The Abas farmhouse sits beside a branch of the Fisher River several miles north of the town of Fisher Branch.
As pelicans cruise over the water, Gus the farm cat snoozes below a bench on the porch. Grapevines cling to a trellis, which bisects a large vegetable garden beside the house. Nearby, orange and yellow marigolds spell out the word “HOPE.”
Boyd Abas grew up on this tidy yard, and he and his wife Ghaliya (Holly) raised six kids here, not far from the original homestead.
Like many Canadian farms, the Abas family farm began with the Dominion Lands Act — sometimes called the “homesteader’s act.” To encourage people to settle the Canadian Prairie, the government offered cheap land to anyone over age 18 who would farm the land, according to the Canadian Encyclopedia.
Around the turn of the 20th century, Abas’ grandfather left what is now Lebanon (then called Syria) for New York. He settled in the Crookston, Minnesota area where he worked as a travelling salesperson.
Around that time, there was a community of immigrants from the Middle East in that area.
“They didn’t come to North America to farm. It was generally commerce,” Abas said. However, he said they had some farming experience. “Back then everybody farmed, they had to farm to live.”
Abas’s grandfather returned to Lebanon to get married and returned to the Crookston area to start a family.
There, they learned about land available for cheap in Canada. Abas’ grandmother told her husband she wanted to go there.
Land prices in southern Manitoba had risen beyond the reach of new immigrants at the time, according to the Manitoba Historical Society. MHS records that around 1903, land in the Interlake was available for $10 per quarter section.
Perhaps for that reason, the Abas family pushed northward toward the marshy land and rocky soil of the Fisher Branch area.
Abas said they arrived in the closest town of Arborg, and likely had to walk to their homestead with all their worldly goods.
“That’s a long hike,” he said.
The railway would arrive in the area the next year according to MHS, which adds that it was a full day’s oxcart trek from Arborg.
They had no topographical map, and Abas’s grandfather couldn’t read English, he said. This is likely why they set up their original homestead in a swamp.
“But they made do,” he said.
Abas said without the neighboring Ross and Sinclair families, his family may not have survived that first while as they hewed a home and farm out of the bush, swamp and ridges.
“You know the slogan they use today? We’re in this together. I think back then that was sort of the mentality.”
The family set to clearing the land by hand and by horse until they had enough space for their cattle and sheep, and to plant for grain.
A few other Middle-Eastern families would move to the area, but the Fisher Branch area was mainly settled by Ukrainian, Polish and a few Metis families accord- ing to MHS. Despite this, the Abas family maintained their Muslim faith and cultural heritage. Other locals seemed to respect this, Abas said.
Though the postal system was slow, they communicated with friends and family via letter. Later, when they finally had a truck, they visited friends and relatives in the U.S.
In the Dirty Thirties, hardship hit the family and Grandpa Abas “rode the rails” — jumping aboard a train and riding to Portage la Prairie to work on a threshing team. Nevertheless, the farm expanded. They added more land and built innovations like running water and electricity, both powered by a windmill.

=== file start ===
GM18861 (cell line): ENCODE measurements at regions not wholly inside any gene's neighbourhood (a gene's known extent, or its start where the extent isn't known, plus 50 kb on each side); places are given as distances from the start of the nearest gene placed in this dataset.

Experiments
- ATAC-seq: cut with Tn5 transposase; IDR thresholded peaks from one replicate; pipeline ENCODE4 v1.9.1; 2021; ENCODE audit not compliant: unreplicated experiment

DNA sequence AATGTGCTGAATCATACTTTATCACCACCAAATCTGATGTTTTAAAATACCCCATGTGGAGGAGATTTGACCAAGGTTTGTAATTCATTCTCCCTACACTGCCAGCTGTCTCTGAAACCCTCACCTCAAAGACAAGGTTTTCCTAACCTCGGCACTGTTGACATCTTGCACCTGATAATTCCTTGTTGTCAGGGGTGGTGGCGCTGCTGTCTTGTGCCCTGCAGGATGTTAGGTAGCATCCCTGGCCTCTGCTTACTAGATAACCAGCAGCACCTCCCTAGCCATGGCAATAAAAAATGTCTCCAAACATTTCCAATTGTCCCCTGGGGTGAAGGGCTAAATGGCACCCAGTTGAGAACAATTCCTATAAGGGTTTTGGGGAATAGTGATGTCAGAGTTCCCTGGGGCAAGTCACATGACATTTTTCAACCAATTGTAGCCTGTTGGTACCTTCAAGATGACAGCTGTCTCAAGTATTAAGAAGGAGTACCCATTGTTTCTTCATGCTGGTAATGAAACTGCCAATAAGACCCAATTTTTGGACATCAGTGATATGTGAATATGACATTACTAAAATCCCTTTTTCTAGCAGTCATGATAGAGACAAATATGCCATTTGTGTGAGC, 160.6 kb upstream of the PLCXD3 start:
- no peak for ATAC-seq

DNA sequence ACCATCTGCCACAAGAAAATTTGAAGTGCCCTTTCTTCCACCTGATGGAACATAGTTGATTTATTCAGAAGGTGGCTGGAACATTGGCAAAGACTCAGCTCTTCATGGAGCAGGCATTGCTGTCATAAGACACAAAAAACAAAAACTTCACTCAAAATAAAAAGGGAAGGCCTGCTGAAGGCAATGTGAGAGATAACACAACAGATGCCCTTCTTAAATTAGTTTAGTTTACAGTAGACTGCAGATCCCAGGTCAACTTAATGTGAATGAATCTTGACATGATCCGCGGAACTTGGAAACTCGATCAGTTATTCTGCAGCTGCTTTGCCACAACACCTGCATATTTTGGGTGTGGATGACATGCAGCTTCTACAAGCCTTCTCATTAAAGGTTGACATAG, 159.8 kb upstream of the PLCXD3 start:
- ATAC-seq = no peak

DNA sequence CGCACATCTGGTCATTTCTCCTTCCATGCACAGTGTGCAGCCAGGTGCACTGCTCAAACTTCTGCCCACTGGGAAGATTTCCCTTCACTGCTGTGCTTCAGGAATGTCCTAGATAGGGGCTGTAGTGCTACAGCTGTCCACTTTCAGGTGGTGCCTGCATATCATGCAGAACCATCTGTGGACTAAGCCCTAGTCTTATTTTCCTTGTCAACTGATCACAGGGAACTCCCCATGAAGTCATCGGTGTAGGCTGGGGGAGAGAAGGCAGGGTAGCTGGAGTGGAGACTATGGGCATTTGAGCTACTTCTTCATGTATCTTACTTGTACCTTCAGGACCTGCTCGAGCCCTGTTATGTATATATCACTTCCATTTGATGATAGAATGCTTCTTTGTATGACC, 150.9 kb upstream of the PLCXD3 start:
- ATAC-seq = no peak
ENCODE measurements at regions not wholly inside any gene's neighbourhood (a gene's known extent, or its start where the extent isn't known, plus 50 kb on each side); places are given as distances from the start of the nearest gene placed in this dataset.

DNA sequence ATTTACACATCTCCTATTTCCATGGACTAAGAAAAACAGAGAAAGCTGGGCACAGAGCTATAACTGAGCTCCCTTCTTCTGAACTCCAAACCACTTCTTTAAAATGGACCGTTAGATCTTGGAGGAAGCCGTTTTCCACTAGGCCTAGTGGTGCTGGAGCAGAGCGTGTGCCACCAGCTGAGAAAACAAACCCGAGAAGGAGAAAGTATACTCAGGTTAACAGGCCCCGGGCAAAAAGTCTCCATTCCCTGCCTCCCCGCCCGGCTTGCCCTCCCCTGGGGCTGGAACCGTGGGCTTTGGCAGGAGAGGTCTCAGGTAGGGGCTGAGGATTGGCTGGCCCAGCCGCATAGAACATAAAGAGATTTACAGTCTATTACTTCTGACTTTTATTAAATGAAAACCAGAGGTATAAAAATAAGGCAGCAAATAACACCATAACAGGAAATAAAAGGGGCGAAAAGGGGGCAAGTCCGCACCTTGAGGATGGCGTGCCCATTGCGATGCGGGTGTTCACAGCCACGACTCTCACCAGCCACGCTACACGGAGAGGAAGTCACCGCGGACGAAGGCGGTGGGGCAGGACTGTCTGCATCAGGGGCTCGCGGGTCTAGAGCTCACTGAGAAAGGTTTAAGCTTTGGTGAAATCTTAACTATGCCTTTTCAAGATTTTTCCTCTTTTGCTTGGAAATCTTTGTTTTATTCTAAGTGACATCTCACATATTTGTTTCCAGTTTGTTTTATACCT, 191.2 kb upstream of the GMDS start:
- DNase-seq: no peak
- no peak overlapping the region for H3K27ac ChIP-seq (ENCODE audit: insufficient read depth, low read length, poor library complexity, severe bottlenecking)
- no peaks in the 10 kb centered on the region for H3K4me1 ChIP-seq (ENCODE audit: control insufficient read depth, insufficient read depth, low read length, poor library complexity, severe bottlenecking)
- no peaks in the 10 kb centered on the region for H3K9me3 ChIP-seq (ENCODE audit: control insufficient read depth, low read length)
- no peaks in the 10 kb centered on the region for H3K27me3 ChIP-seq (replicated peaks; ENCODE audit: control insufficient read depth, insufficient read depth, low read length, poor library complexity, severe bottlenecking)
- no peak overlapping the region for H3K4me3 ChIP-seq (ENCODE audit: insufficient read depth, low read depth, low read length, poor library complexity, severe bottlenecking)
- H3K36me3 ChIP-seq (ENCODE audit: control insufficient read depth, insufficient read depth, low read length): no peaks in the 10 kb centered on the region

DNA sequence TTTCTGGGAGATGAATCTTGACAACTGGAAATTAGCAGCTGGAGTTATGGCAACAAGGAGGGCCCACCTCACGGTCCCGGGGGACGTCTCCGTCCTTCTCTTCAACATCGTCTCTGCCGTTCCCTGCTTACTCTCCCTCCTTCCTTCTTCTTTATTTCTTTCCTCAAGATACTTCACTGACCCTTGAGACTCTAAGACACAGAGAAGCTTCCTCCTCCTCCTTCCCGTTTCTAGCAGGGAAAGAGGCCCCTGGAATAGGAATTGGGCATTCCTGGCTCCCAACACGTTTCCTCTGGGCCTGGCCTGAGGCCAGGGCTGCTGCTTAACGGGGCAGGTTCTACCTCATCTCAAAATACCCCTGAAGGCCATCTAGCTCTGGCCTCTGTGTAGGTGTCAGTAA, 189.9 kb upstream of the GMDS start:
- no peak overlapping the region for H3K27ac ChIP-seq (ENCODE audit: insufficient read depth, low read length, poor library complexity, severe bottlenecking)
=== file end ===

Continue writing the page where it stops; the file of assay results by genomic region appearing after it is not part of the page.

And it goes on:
Abas doesn’t live on the original homestead, though his uncle does. His land was added on later as the farm expanded.
His dad was part of a large family who all worked together on the farm. His mother raised broiler chickens and laying hens to sell eggs. They milked cattle and sold cream to the local creamery.
They’d plant half an acre of potatoes every year to save money.
“That was a word used a lot, you know, to save,” Abas said. “It’s a I think it’s a method of survival and also to save.”
Straight out of high school, Abas decided to farm. His parents didn’t tell him he had to farm. He wanted to continue what his parents had done, and the idea of feeding people with what he grew appealed to him. He also had ideas to improve the farm.
The Canadian Dairy Commission had recently been formed and dairy regulations were changing the face of family farming. Small-town creameries were closing, and the Abas family realized they’d have to phase out their dairy cattle.
Abas began to build himself a beef herd, starting with a few heifers and building slowly. Aided by his parents, he bought some land.
At the time, calving was “like the wild west,” Abas said. They didn’t have proper facilities, so he designed a new calving barn that would allow him to help cows calve on his own.
He went on to calve 235 cows by himself for a few years. “I will never try that again,” he said.
Today Abas calves 155 cows and raises some crops. He’s a municipal councillor, and he’s a journeyman electrician and plumber. His neighbours know that if their furnace conks out when it’s 40 below he’ll be there to get it going.
There have been a few rough years. In the early 2000s, Abas recalled, they were in a wet season when BSE hit.
“It was a double whammy. It wasn’t just excessive moisture,” he said.
Like many cattle farmers, he held onto his cattle instead of selling them for a few dollars and culled aggressively.
But the farm is still here.
The enjoyment of working outside in the fields and forest has been one motivation. “It is a very healthy air, or just the experience is always a good experience every year,” he said.
“I think, I think every farmer can say that when you do something from scratch, and it ends up, you know, either food for people or a crop you grew and its growing nice, I think those appreciations make a person carry on.”